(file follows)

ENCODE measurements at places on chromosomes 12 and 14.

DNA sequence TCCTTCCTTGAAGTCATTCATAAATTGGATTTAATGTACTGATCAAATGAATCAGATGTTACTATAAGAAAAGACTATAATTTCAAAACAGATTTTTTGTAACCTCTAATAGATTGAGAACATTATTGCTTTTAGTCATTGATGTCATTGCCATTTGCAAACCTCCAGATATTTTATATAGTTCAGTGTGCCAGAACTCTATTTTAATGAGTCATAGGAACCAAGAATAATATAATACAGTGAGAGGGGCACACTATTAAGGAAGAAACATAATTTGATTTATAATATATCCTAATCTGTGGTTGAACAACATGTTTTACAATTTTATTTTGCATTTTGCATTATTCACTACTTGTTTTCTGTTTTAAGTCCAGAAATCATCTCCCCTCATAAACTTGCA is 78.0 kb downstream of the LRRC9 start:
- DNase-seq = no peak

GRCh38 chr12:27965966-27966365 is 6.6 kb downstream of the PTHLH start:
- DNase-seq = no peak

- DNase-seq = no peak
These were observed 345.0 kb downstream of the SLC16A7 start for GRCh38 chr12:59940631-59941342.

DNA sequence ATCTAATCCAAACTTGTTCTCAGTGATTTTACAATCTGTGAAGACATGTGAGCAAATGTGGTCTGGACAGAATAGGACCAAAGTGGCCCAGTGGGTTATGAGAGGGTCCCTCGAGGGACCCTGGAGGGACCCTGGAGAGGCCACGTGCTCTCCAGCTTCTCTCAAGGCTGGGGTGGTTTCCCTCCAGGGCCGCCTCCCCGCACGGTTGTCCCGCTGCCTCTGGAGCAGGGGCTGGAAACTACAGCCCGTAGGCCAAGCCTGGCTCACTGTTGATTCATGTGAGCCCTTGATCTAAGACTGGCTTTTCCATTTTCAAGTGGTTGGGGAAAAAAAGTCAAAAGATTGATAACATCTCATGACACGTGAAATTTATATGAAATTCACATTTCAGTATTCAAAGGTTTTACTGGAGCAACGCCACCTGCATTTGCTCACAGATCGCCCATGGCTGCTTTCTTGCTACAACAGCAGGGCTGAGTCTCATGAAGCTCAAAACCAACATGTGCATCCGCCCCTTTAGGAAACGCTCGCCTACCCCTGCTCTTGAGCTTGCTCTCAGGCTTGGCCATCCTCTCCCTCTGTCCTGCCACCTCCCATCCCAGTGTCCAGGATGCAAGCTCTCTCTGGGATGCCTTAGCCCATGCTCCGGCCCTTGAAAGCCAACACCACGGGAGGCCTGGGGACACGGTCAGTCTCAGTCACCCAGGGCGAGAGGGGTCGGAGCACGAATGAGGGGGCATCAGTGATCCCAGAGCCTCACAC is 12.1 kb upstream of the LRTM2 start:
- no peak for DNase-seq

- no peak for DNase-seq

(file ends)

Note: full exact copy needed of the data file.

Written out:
ENCODE measurements at places on chromosomes 12 and 14.

DNA sequence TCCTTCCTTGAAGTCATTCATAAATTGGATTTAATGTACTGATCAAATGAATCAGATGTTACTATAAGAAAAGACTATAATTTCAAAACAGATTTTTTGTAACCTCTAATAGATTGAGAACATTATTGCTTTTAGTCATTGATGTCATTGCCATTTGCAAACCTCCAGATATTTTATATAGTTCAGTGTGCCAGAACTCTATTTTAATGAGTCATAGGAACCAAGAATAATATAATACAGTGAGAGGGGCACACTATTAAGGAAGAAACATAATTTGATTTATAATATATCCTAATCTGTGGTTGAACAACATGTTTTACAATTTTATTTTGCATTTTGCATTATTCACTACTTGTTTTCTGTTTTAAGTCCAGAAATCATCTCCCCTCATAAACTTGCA is 78.0 kb downstream of the LRRC9 start:
- DNase-seq = no peak

GRCh38 chr12:27965966-27966365 is 6.6 kb downstream of the PTHLH start:
- DNase-seq = no peak

- DNase-seq = no peak
These were observed 345.0 kb downstream of the SLC16A7 start for GRCh38 chr12:59940631-59941342.

DNA sequence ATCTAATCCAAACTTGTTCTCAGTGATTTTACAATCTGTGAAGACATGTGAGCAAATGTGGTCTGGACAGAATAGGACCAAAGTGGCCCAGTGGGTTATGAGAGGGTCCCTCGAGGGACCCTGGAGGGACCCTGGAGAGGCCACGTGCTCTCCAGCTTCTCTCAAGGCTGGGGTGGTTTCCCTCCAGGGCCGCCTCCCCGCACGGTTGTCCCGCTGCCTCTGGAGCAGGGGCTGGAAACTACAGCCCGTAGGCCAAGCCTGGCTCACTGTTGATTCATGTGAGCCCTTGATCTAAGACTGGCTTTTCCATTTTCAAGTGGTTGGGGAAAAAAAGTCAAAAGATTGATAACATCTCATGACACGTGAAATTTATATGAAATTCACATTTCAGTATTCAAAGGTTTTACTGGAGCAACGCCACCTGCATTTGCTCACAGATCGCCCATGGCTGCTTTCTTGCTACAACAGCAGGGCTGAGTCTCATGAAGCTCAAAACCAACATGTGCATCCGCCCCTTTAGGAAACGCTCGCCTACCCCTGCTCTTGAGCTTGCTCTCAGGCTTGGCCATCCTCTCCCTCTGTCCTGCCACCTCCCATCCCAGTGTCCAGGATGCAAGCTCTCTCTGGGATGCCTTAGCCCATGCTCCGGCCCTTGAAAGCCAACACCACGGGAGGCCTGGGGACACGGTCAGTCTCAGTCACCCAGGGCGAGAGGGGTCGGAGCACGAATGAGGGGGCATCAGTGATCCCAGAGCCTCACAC is 12.1 kb upstream of the LRTM2 start:
- no peak for DNase-seq

- no peak for DNase-seq